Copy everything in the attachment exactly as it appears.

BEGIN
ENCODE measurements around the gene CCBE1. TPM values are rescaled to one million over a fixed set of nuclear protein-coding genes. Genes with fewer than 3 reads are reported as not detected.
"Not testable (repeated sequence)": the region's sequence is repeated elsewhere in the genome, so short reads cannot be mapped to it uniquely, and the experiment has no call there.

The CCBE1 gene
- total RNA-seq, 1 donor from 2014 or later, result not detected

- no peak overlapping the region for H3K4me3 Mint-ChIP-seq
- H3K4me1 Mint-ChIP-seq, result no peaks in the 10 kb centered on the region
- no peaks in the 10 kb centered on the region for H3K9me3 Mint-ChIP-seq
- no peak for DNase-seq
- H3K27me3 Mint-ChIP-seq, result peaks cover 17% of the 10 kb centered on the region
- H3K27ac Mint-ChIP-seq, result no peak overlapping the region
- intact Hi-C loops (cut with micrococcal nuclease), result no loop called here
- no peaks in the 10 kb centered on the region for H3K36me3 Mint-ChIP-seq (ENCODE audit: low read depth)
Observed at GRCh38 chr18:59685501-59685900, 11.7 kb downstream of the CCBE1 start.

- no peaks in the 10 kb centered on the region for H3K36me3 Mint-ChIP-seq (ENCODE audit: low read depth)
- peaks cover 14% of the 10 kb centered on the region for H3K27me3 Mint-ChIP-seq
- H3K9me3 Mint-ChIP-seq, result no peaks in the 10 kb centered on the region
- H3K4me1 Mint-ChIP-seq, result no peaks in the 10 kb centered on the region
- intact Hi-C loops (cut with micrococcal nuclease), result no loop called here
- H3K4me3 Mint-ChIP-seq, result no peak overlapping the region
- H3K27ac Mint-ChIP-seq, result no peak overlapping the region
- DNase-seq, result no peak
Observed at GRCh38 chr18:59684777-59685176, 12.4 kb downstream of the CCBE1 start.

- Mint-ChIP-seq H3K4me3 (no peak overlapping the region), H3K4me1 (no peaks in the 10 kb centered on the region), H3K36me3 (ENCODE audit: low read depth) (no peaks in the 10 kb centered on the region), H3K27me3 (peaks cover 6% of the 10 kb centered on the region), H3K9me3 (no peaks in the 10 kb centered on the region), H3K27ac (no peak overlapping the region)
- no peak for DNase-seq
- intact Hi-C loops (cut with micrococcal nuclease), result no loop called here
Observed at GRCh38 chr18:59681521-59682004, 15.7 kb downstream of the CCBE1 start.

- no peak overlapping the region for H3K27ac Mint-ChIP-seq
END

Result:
ENCODE measurements around the gene CCBE1. TPM values are rescaled to one million over a fixed set of nuclear protein-coding genes. Genes with fewer than 3 reads are reported as not detected.
"Not testable (repeated sequence)": the region's sequence is repeated elsewhere in the genome, so short reads cannot be mapped to it uniquely, and the experiment has no call there.

The CCBE1 gene
- total RNA-seq, 1 donor from 2014 or later, result not detected

- no peak overlapping the region for H3K4me3 Mint-ChIP-seq
- H3K4me1 Mint-ChIP-seq, result no peaks in the 10 kb centered on the region
- no peaks in the 10 kb centered on the region for H3K9me3 Mint-ChIP-seq
- no peak for DNase-seq
- H3K27me3 Mint-ChIP-seq, result peaks cover 17% of the 10 kb centered on the region
- H3K27ac Mint-ChIP-seq, result no peak overlapping the region
- intact Hi-C loops (cut with micrococcal nuclease), result no loop called here
- no peaks in the 10 kb centered on the region for H3K36me3 Mint-ChIP-seq (ENCODE audit: low read depth)
Observed at GRCh38 chr18:59685501-59685900, 11.7 kb downstream of the CCBE1 start.

- no peaks in the 10 kb centered on the region for H3K36me3 Mint-ChIP-seq (ENCODE audit: low read depth)
- peaks cover 14% of the 10 kb centered on the region for H3K27me3 Mint-ChIP-seq
- H3K9me3 Mint-ChIP-seq, result no peaks in the 10 kb centered on the region
- H3K4me1 Mint-ChIP-seq, result no peaks in the 10 kb centered on the region
- intact Hi-C loops (cut with micrococcal nuclease), result no loop called here
- H3K4me3 Mint-ChIP-seq, result no peak overlapping the region
- H3K27ac Mint-ChIP-seq, result no peak overlapping the region
- DNase-seq, result no peak
Observed at GRCh38 chr18:59684777-59685176, 12.4 kb downstream of the CCBE1 start.

- Mint-ChIP-seq H3K4me3 (no peak overlapping the region), H3K4me1 (no peaks in the 10 kb centered on the region), H3K36me3 (ENCODE audit: low read depth) (no peaks in the 10 kb centered on the region), H3K27me3 (peaks cover 6% of the 10 kb centered on the region), H3K9me3 (no peaks in the 10 kb centered on the region), H3K27ac (no peak overlapping the region)
- no peak for DNase-seq
- intact Hi-C loops (cut with micrococcal nuclease), result no loop called here
Observed at GRCh38 chr18:59681521-59682004, 15.7 kb downstream of the CCBE1 start.

- no peak overlapping the region for H3K27ac Mint-ChIP-seq